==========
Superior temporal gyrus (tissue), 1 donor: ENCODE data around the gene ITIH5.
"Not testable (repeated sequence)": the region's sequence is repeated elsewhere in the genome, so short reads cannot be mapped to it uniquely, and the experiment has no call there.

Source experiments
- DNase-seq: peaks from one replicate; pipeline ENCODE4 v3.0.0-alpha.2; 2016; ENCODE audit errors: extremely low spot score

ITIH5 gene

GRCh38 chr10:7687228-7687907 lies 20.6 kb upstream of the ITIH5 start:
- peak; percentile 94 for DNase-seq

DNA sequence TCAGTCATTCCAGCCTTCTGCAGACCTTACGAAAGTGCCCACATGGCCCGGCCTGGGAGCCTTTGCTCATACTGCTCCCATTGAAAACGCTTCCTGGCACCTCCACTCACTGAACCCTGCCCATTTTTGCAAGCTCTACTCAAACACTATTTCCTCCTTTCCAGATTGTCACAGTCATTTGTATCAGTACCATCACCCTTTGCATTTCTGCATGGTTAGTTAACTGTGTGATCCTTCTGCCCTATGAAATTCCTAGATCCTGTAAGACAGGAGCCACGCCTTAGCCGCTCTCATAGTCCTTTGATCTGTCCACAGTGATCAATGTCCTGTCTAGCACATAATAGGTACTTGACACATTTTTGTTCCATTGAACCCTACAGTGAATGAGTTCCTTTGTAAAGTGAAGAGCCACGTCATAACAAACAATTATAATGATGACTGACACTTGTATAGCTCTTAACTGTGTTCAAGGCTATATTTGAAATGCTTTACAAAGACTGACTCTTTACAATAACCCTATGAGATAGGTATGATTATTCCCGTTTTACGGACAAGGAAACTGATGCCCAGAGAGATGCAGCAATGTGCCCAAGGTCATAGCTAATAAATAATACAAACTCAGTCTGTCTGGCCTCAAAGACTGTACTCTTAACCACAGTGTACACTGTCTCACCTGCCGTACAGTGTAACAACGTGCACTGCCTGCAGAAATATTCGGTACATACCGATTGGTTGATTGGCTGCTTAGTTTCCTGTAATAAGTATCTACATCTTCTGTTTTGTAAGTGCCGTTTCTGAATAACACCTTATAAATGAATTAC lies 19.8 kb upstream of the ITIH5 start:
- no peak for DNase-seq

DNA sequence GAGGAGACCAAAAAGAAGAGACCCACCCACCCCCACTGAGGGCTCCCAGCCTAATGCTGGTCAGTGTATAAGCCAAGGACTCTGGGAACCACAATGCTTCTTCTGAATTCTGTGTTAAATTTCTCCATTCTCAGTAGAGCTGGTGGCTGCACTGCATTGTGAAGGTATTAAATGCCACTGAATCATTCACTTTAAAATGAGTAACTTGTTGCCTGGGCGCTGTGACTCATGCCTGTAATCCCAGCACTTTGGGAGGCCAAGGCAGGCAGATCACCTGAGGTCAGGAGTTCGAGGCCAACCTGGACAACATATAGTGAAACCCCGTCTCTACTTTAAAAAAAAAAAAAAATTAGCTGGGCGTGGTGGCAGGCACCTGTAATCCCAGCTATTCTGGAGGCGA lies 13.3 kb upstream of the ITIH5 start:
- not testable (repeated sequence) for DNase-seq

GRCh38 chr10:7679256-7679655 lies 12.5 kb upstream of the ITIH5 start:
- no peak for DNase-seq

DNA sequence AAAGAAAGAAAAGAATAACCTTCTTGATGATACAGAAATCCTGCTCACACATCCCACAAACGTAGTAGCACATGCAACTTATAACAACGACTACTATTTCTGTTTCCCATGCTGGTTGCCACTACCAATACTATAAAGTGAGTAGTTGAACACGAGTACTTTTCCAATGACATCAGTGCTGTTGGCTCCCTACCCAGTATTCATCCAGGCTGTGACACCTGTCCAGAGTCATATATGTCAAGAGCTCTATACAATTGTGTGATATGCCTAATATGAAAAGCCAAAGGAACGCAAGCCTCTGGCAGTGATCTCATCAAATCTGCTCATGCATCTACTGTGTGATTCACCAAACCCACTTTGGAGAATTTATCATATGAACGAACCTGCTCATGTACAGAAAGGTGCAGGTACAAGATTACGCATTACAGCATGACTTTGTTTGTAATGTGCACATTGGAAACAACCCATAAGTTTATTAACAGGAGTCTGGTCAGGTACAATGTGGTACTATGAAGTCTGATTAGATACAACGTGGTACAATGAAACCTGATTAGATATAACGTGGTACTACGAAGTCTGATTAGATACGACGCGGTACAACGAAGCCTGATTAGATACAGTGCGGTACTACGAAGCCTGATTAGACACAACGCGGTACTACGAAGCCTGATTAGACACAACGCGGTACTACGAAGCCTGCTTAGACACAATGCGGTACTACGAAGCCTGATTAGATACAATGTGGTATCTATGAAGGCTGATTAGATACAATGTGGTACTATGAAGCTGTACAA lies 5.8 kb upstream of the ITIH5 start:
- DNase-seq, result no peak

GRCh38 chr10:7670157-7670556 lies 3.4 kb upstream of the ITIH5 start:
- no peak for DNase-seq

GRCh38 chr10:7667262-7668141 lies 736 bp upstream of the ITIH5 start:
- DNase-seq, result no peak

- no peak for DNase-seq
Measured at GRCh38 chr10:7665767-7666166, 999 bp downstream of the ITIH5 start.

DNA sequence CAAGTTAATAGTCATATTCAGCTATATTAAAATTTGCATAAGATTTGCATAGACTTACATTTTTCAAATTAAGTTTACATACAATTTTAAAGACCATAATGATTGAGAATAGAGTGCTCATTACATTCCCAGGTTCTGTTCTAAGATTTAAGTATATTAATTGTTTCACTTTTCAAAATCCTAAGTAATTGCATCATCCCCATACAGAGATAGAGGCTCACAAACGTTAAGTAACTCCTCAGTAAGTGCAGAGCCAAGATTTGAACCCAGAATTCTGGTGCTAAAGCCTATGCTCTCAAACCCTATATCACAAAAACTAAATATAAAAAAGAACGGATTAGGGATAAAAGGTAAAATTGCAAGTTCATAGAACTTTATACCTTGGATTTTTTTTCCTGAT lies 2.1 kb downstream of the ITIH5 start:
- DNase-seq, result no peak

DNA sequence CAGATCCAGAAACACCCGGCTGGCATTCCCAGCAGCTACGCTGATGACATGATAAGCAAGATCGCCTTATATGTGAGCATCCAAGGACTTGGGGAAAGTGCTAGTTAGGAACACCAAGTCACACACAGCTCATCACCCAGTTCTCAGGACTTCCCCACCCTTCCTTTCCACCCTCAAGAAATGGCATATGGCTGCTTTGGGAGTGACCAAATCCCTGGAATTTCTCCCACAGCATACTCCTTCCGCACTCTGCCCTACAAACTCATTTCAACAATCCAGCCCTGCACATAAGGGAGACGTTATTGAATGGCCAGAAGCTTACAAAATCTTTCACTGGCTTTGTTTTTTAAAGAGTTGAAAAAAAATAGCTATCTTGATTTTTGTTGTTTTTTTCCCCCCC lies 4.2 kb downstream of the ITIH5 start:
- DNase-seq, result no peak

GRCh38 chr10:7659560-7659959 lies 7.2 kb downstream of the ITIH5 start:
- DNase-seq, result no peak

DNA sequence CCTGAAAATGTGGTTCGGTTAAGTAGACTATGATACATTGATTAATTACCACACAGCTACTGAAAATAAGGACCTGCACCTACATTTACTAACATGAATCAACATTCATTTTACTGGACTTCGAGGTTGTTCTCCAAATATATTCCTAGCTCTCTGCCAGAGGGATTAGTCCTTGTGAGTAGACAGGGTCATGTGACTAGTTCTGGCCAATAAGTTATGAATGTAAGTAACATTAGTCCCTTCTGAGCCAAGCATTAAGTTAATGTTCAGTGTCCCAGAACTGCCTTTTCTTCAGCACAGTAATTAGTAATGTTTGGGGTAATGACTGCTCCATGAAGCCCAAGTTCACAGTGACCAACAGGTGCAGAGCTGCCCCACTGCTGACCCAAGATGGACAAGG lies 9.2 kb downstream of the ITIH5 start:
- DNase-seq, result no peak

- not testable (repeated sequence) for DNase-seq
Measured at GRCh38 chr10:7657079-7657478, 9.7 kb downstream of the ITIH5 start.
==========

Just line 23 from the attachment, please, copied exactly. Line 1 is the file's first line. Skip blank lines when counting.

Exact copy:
- DNase-seq, result no peak